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Prints of the flora/fauna of Thailand + Burma, designed as part of a workshop with an arts and crafts studio on the Thai-Burma border.
169 backers pledged $8,410 to help bring this project to life.

Thailand Bound!

Posted by Mike Schultz (Creator)
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Thailand - This week I arrive in Thailand! I am thrilled to return Southeast Asia and feel so much gratitude towards everyone who supported my printmaking project. I’m excited to get back to sunny Mae Sot, and to begin collecting and drawing images for this series of prints!

Go time: Passport, pencils, brushes, ink- check!
Go time: Passport, pencils, brushes, ink- check!

Research - The Thailand Burma Flora Fauna series has given me a great reason to conduct research on both the plants and animals of Thailand and Burma, and also on the works of master printmakers from the past, like renowned Japanese artists Hokusai and Hiroshige. Below, you can see a Hokusai woodblock print where he paired a swallow with a hibiscus flower.

Hokusai, Hibiscus and Sparrow, Traditional Woodblock Print, 1830
Hokusai, Hibiscus and Sparrow, Traditional Woodblock Print, 1830

The BBC has recently produced a brilliant documentary series called, Wild Burma: Nature’s Lost Kingdom. You can watch it here. It’s got incredible footage of many rare plant, animal, and insect species inside Burma. From this documentary, I learned that 95% of all the forests of SE Asia have disappeared, and Burma now boasts 50% of those remaining forests within its borders.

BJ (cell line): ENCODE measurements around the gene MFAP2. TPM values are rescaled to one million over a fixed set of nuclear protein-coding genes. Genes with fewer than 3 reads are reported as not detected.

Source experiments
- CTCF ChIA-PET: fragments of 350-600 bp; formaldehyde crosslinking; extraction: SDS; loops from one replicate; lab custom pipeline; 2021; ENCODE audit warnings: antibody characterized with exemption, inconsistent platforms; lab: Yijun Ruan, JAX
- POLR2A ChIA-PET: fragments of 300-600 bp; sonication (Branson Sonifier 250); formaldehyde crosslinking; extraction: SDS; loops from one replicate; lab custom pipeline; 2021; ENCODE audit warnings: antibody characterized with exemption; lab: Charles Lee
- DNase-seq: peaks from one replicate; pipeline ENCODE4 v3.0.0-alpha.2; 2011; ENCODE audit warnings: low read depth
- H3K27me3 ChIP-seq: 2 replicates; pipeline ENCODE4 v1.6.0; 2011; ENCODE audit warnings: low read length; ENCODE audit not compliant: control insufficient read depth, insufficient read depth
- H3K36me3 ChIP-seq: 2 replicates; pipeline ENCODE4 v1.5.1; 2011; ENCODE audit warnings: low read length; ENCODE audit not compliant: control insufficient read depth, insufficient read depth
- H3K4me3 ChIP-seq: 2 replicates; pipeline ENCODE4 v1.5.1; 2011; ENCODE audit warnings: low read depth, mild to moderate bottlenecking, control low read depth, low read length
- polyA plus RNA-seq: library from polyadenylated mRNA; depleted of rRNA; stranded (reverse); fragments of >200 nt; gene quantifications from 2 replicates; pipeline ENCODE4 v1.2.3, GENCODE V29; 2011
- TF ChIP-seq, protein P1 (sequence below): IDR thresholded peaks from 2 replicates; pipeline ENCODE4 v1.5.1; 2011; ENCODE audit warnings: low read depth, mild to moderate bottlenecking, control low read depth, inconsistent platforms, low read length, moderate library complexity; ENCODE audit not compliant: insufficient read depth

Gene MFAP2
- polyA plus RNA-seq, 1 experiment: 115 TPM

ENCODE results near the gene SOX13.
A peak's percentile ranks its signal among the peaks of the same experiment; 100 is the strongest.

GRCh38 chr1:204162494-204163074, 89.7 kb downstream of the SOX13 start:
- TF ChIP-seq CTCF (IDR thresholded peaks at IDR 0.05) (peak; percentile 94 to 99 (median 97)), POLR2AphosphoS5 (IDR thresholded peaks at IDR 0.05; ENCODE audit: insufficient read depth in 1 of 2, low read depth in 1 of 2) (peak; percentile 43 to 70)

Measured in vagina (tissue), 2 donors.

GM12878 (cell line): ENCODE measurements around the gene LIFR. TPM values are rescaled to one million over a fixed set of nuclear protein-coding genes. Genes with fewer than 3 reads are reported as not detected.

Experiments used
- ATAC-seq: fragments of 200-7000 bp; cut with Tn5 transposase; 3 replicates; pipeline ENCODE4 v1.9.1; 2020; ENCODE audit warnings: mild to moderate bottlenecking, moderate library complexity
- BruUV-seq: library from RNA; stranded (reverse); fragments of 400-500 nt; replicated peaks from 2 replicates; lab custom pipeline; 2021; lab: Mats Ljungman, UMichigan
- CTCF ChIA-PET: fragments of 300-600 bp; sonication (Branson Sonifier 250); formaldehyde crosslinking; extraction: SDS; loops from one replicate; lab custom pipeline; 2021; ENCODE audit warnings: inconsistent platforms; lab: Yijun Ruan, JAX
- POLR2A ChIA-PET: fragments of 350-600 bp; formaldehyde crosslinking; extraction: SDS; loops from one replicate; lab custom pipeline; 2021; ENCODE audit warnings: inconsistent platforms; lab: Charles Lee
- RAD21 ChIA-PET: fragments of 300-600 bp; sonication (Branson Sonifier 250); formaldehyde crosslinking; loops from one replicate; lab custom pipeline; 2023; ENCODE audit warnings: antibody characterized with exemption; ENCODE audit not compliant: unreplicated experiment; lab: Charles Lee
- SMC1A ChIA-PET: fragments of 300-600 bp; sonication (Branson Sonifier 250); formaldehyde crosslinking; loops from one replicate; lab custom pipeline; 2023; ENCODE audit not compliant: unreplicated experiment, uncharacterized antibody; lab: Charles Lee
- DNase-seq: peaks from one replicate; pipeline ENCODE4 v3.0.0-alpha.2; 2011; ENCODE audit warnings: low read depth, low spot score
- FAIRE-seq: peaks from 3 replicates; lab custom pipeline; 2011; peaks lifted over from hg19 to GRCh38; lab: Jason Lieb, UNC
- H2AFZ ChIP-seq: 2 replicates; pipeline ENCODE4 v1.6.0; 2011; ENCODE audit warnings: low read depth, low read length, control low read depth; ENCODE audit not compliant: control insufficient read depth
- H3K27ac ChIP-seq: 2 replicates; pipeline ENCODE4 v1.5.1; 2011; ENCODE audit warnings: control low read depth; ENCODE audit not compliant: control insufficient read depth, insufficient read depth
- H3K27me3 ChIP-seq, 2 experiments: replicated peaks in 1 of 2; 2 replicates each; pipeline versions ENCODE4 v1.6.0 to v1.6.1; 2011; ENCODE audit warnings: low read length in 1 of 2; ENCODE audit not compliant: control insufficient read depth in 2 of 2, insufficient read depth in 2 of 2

Still from the BBC's Wild Burma - collecting insects overnight in the treetops.
Still from the BBC's Wild Burma - collecting insects overnight in the treetops.
Japanese artist Hokusai’s sketchbook drawings of local insects.
Japanese artist Hokusai’s sketchbook drawings of local insects.

I’ve also been poring over old books illustrated with great woodblock engravings. Titles like A General History of Quadrupeds (1885) and Mammalia: The Mammals of Lower India and Burma (1888) have been helpful and fun to look through.

Woodcut illustration of a leopard by Thomas Bewick in A General History of Quadrupeds.
Woodcut illustration of a leopard by Thomas Bewick in A General History of Quadrupeds.

Personal Timeline - From my last update, you may remember that my trip was delayed for medical reasons. Long story short: I cut my hand, got an infection and had to have surgery. It healed, and was followed by six additional weeks of physical therapy. I’m happy to say I am now on the mend and nearly back to 100%.

What I missed out on in December was a planned trip to Burma with some loved ones. My good buddy Cristina took this sunrise photo over the ancient ruins in Bagan, a place I dearly hope to visit during a trip to Burma this coming March.

Sunrise over Bagan, Burma. Photo credit: Cristina Niculescu
Sunrise over Bagan, Burma. Photo credit: Cristina Niculescu

Thank you all again for your continued support. Next update: Thailand!

william benson, Leeah Joo, and 4 more people like this update.

Comments

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    1. Mike Schultz Creator on

      @Patricia Graves:

      Thanks, Pat! I appreciate your support and thanks for the comment as well. I'm here now in Thailand and everything is going well so far. Working on an update for the beginning of this week. Hope you are well in Eureka!

      Mike

    2. Patricia Graves on

      Michael,
      What a great update! So happy for you and love feeling a part of your journey.
      Pat

    3. Mike Schultz Creator on

      @william benson:

      Thank you! Hope you all are well and not too cold on the inlet.

    4. Missing avatar

      william benson on

      Very excited for you! Have a wonderful trip!
      Safe travels.
      ox Sadie & Bill